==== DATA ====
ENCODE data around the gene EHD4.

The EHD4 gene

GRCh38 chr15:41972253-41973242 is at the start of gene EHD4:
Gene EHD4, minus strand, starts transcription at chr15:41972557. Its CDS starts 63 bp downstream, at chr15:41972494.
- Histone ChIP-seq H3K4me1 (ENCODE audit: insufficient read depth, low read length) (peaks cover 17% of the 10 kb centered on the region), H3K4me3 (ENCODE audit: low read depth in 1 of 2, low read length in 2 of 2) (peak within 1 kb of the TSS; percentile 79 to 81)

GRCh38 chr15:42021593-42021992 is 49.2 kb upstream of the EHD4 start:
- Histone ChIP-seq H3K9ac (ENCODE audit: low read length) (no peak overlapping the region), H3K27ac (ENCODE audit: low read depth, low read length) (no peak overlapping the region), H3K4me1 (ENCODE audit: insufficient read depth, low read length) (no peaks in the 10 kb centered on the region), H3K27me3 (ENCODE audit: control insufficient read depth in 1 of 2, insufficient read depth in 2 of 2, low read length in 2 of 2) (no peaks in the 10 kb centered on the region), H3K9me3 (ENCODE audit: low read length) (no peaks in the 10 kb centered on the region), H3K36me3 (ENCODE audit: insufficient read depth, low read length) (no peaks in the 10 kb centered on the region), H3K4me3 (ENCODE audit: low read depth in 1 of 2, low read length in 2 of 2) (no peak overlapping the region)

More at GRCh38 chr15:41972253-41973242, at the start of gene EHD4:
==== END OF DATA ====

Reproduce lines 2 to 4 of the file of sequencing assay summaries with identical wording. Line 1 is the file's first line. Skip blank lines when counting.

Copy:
The EHD4 gene

GRCh38 chr15:41972253-41973242 is at the start of gene EHD4:
Gene EHD4, minus strand, starts transcription at chr15:41972557. Its CDS starts 63 bp downstream, at chr15:41972494.